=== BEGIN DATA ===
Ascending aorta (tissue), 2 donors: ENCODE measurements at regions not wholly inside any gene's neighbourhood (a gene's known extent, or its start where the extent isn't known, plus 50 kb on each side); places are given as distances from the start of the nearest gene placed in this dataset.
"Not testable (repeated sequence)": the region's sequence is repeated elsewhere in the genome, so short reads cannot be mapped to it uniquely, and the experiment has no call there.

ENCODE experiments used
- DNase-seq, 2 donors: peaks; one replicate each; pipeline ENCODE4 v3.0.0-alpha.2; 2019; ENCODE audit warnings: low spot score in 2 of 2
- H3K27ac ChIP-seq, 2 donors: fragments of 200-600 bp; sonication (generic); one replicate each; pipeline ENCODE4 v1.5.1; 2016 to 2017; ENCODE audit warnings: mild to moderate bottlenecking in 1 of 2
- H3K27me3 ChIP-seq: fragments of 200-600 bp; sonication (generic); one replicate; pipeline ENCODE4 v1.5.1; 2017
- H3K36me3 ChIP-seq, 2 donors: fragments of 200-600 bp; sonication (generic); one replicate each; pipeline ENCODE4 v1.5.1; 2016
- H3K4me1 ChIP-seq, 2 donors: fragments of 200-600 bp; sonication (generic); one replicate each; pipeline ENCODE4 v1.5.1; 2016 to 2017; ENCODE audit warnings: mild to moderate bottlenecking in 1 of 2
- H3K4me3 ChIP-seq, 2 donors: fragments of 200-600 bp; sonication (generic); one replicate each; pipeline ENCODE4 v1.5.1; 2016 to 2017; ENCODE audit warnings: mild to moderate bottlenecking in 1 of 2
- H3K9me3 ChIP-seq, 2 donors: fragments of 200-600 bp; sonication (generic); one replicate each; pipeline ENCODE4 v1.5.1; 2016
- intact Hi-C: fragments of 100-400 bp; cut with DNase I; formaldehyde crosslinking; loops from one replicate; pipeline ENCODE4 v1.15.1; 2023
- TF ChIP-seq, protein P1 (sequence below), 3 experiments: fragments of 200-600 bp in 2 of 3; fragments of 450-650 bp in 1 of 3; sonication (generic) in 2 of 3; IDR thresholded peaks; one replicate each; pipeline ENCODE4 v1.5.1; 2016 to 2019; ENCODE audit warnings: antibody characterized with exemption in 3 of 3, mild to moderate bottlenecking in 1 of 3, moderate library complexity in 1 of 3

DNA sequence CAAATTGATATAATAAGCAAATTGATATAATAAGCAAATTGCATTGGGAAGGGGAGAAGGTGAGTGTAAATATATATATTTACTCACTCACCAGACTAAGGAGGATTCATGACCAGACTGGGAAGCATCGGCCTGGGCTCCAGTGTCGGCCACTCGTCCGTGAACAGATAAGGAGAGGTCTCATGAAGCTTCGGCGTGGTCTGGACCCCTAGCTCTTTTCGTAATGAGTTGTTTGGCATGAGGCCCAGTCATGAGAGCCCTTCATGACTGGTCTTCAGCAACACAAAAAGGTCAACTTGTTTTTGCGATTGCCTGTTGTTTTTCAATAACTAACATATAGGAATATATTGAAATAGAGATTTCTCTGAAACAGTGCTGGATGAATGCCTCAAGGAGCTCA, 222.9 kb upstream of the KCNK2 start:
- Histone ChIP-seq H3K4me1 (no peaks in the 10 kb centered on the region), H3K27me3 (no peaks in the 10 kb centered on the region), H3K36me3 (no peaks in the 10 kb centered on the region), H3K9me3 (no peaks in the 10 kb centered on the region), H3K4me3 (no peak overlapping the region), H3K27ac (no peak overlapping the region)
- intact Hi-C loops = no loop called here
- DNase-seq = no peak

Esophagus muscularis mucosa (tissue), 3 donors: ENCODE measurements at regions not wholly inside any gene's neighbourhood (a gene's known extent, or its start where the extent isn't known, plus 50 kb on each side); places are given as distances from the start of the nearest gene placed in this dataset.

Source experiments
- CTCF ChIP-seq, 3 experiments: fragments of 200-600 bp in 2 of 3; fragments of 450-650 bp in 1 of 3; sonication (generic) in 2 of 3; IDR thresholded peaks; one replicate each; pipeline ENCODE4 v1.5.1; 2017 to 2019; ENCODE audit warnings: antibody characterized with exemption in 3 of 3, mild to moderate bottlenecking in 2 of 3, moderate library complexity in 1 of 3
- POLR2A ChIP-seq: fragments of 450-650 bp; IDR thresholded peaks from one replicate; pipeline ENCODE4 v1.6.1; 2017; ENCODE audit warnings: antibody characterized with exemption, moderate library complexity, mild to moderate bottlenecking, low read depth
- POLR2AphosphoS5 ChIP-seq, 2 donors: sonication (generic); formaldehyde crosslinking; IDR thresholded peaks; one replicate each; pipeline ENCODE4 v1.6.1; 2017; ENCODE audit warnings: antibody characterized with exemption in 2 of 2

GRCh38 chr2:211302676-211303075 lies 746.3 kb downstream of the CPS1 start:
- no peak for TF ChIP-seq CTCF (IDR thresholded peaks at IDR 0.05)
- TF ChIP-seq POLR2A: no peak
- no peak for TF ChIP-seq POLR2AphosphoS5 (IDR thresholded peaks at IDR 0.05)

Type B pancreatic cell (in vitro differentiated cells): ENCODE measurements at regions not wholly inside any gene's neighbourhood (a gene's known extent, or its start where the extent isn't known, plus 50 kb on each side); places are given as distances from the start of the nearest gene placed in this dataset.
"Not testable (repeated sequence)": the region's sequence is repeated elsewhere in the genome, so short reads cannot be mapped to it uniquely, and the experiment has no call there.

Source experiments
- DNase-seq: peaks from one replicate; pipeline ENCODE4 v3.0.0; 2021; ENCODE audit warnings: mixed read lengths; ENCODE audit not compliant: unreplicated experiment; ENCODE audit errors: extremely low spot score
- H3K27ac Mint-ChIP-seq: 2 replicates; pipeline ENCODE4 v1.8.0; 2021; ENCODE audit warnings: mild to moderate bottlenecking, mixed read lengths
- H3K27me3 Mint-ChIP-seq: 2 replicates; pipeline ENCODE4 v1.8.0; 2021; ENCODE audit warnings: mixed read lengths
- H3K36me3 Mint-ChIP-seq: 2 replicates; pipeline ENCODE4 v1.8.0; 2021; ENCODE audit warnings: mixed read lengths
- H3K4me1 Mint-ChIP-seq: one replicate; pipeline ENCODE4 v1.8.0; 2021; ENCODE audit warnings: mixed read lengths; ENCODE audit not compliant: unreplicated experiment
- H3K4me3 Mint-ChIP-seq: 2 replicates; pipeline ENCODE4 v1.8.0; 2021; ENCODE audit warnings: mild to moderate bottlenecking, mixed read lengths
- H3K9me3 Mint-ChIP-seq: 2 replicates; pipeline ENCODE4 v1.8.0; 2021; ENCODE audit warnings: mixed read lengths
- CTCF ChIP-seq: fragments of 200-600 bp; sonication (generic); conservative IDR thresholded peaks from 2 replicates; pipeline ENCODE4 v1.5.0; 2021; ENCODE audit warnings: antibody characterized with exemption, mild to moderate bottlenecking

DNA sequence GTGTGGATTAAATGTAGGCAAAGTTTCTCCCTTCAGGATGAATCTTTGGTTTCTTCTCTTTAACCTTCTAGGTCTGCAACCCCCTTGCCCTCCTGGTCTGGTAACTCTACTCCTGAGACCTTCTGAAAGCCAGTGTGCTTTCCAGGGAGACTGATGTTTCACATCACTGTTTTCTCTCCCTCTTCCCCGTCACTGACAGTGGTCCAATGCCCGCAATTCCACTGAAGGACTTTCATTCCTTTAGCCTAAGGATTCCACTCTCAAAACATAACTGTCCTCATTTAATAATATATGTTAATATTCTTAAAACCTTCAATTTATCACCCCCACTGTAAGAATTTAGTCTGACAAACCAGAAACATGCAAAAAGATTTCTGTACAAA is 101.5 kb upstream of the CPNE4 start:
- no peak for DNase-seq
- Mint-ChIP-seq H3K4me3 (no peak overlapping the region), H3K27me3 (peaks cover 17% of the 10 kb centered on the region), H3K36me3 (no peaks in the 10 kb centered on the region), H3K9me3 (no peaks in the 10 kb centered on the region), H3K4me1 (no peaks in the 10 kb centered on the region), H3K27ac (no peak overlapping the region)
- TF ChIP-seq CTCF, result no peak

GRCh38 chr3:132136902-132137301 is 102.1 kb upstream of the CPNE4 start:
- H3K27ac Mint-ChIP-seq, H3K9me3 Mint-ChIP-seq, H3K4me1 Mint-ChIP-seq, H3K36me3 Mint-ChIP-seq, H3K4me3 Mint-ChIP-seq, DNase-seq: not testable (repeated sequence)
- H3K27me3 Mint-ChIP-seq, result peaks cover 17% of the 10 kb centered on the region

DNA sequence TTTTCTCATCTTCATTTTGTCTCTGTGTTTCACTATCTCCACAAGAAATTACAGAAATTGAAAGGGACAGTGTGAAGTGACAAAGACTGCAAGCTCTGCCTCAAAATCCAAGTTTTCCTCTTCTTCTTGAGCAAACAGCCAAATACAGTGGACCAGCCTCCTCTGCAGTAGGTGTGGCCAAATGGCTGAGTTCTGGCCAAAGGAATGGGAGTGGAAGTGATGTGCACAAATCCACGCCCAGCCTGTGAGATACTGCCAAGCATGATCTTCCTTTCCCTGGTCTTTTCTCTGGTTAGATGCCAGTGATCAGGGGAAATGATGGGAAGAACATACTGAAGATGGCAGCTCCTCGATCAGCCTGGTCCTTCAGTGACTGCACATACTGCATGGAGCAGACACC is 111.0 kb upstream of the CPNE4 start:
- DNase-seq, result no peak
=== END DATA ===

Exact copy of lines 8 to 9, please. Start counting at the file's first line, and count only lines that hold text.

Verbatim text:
- H3K4me1 ChIP-seq, 2 donors: fragments of 200-600 bp; sonication (generic); one replicate each; pipeline ENCODE4 v1.5.1; 2016 to 2017; ENCODE audit warnings: mild to moderate bottlenecking in 1 of 2
- H3K4me3 ChIP-seq, 2 donors: fragments of 200-600 bp; sonication (generic); one replicate each; pipeline ENCODE4 v1.5.1; 2016 to 2017; ENCODE audit warnings: mild to moderate bottlenecking in 1 of 2